Long Haul Know How
Regular Flip’n Travels readers will know we ain’t no strangers to long haul flights – and all the cramps, jet lag, bad airplane movies and dehydration that entails. But along the way, from our own experience and from friends, family and fellow backpackers we’ve picked up some really useful tips for making long haul flights more bearable. They might not get rid of the dreaded jet lag altogether but they’ve definitely helped lessen the effects and helped us feel more human when we step off that plane 14 long hours later. So we thought we’d share them with you, and we’d love to hear if you have any more too!
Booking your flights
There are some things you can do before you’ve even booked your flights to help beat that jet lag. When you’re flying for the best part of a day or longer, any extra legroom is like a gift from god. So while flying first class might not fit our backpacker budget, looking out for deals on premium economy seats is a good way to go. It might not be the lap of luxury but at least you get a bit more space to get comfortable with these seats. DialAFlight always have a wide range of premium economy discounts for long haul flights, from cheap flights to Bangkok to Bali, so check them out before you book.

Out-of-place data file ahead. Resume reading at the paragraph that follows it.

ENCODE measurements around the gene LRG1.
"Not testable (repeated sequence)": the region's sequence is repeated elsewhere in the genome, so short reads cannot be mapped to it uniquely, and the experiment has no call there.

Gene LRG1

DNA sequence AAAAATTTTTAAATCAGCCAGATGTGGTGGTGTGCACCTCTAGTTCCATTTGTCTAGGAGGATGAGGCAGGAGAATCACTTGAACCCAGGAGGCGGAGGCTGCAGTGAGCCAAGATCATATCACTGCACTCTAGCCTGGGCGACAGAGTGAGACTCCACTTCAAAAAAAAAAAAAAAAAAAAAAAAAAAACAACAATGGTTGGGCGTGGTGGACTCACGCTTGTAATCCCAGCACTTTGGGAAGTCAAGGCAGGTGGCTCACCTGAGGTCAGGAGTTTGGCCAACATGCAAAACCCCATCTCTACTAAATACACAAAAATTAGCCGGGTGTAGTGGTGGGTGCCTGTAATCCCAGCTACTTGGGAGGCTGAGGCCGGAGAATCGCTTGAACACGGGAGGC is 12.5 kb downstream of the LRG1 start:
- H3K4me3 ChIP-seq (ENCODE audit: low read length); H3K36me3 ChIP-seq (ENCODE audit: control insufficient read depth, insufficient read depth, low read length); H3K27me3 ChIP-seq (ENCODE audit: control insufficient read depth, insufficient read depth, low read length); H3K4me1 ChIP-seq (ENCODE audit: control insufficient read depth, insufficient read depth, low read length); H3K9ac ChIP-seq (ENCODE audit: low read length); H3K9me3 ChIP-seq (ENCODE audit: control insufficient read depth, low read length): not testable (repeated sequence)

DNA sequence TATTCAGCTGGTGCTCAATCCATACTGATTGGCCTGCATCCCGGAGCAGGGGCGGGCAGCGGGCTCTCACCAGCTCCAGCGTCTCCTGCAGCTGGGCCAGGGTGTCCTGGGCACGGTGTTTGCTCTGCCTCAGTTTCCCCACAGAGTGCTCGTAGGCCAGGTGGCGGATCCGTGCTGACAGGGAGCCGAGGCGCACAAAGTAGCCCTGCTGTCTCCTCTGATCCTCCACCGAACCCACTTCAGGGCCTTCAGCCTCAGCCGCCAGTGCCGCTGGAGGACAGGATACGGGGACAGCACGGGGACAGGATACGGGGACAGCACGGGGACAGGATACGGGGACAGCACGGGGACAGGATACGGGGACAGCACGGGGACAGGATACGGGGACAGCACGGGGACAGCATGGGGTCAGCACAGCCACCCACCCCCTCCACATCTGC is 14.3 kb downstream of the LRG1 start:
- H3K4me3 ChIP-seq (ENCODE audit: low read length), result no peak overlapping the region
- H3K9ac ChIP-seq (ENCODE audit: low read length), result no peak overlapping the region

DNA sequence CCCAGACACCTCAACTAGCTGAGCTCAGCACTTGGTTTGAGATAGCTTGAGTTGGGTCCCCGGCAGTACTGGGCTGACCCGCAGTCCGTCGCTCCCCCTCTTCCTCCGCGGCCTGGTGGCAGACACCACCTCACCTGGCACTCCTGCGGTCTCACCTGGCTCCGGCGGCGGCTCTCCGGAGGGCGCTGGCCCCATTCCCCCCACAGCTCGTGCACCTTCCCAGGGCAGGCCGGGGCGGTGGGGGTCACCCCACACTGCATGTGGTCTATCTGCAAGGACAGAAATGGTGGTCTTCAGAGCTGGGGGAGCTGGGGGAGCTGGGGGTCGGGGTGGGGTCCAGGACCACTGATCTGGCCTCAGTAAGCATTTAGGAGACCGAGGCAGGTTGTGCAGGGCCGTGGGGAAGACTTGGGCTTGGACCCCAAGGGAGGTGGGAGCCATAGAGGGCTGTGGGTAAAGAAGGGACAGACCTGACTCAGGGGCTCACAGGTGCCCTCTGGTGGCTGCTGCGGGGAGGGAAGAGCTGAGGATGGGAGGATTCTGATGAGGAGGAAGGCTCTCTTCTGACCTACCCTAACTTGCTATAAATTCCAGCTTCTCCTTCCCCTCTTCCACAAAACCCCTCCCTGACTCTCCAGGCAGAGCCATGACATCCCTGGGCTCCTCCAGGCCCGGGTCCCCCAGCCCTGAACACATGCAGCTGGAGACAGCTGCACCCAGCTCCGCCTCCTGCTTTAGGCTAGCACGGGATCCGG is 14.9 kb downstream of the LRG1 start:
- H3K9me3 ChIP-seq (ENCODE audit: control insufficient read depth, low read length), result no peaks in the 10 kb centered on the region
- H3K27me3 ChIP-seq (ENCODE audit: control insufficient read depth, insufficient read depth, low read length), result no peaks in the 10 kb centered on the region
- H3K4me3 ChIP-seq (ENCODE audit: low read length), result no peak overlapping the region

Another way to up your legroom is to compare airline’s seat sizes. Some airlines give you more legroom onboard than others, even in standard economy seats. Head to the SeatGuru site and you can check the exact seat dimensions of almost every plane so you know exactly how much seat space you’re paying for.
If you can choose your direction of travel, it can make a big difference to the severity of your jet lag. If you’re planning a round the world trip, try to fly east to west rather than west to east as it’s easier on your body clock.
On the flight
OK, this might sound pretty obvious, but sitting in your seat for the entire time you’re onboard is gonna leave you feeling pretty stiff by the time your flight has landed. So try to get up regularly to have a walk around the plane and stretch out those legs as much as you can.
Even short haul flights can leave you feeling dehydrated, bloated, tired and uncomfortable. The inflight air conditioning and free alcohol onboard doesn’t help! I always carry a big bottle of water onboard with me and make sure that I get plenty of (non-alcoholic) liquids during the flight. It’s amazing the difference that it makes to your mood and the jet lag issue – and staying hydrated always helps me sleep better on the plane too.
A case of cabin fever?